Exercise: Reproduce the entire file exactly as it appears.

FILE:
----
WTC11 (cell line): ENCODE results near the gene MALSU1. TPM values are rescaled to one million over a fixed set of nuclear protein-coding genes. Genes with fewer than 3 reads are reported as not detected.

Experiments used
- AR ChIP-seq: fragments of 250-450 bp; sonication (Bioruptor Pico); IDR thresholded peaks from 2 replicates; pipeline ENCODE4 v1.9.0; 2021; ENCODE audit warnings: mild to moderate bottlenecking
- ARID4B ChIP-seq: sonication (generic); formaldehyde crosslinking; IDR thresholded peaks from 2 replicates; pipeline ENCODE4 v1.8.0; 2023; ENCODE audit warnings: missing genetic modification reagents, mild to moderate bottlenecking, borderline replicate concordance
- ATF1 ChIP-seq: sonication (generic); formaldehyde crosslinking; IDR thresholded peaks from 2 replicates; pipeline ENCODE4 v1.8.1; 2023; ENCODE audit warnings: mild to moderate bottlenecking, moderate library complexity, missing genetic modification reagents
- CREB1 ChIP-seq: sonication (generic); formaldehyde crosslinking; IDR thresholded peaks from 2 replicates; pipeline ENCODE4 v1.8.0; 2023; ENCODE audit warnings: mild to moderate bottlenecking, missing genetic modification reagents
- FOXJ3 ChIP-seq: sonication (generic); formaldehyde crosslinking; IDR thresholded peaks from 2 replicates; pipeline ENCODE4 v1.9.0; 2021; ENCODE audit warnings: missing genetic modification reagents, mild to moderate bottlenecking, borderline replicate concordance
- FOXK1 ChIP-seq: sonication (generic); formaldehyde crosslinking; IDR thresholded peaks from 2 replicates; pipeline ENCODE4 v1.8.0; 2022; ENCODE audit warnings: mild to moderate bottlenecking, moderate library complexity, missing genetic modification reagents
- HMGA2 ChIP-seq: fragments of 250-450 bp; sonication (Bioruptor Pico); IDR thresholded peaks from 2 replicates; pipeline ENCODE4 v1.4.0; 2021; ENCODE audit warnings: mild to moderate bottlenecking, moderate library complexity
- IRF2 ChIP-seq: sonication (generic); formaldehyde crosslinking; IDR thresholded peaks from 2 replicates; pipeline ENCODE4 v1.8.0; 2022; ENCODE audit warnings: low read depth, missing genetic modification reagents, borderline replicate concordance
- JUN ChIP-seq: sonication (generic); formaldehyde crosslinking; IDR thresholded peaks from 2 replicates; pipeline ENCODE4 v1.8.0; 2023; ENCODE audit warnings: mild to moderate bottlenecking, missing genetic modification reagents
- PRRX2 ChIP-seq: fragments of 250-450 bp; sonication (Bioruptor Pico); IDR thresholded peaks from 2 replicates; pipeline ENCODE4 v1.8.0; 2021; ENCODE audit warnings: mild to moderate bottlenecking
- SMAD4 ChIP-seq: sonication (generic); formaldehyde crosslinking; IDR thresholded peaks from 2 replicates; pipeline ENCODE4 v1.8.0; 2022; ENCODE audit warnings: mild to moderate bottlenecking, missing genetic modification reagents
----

WTC11 (cell line): ENCODE results near the gene MALSU1. TPM values are rescaled to one million over a fixed set of nuclear protein-coding genes. Genes with fewer than 3 reads are reported as not detected.

Experiments used
- AR ChIP-seq: fragments of 250-450 bp; sonication (Bioruptor Pico); IDR thresholded peaks from 2 replicates; pipeline ENCODE4 v1.9.0; 2021; ENCODE audit warnings: mild to moderate bottlenecking
- ARID4B ChIP-seq: sonication (generic); formaldehyde crosslinking; IDR thresholded peaks from 2 replicates; pipeline ENCODE4 v1.8.0; 2023; ENCODE audit warnings: missing genetic modification reagents, mild to moderate bottlenecking, borderline replicate concordance
- ATF1 ChIP-seq: sonication (generic); formaldehyde crosslinking; IDR thresholded peaks from 2 replicates; pipeline ENCODE4 v1.8.1; 2023; ENCODE audit warnings: mild to moderate bottlenecking, moderate library complexity, missing genetic modification reagents
- CREB1 ChIP-seq: sonication (generic); formaldehyde crosslinking; IDR thresholded peaks from 2 replicates; pipeline ENCODE4 v1.8.0; 2023; ENCODE audit warnings: mild to moderate bottlenecking, missing genetic modification reagents
- FOXJ3 ChIP-seq: sonication (generic); formaldehyde crosslinking; IDR thresholded peaks from 2 replicates; pipeline ENCODE4 v1.9.0; 2021; ENCODE audit warnings: missing genetic modification reagents, mild to moderate bottlenecking, borderline replicate concordance
- FOXK1 ChIP-seq: sonication (generic); formaldehyde crosslinking; IDR thresholded peaks from 2 replicates; pipeline ENCODE4 v1.8.0; 2022; ENCODE audit warnings: mild to moderate bottlenecking, moderate library complexity, missing genetic modification reagents
- HMGA2 ChIP-seq: fragments of 250-450 bp; sonication (Bioruptor Pico); IDR thresholded peaks from 2 replicates; pipeline ENCODE4 v1.4.0; 2021; ENCODE audit warnings: mild to moderate bottlenecking, moderate library complexity
- IRF2 ChIP-seq: sonication (generic); formaldehyde crosslinking; IDR thresholded peaks from 2 replicates; pipeline ENCODE4 v1.8.0; 2022; ENCODE audit warnings: low read depth, missing genetic modification reagents, borderline replicate concordance
- JUN ChIP-seq: sonication (generic); formaldehyde crosslinking; IDR thresholded peaks from 2 replicates; pipeline ENCODE4 v1.8.0; 2023; ENCODE audit warnings: mild to moderate bottlenecking, missing genetic modification reagents
- PRRX2 ChIP-seq: fragments of 250-450 bp; sonication (Bioruptor Pico); IDR thresholded peaks from 2 replicates; pipeline ENCODE4 v1.8.0; 2021; ENCODE audit warnings: mild to moderate bottlenecking
- SMAD4 ChIP-seq: sonication (generic); formaldehyde crosslinking; IDR thresholded peaks from 2 replicates; pipeline ENCODE4 v1.8.0; 2022; ENCODE audit warnings: mild to moderate bottlenecking, missing genetic modification reagents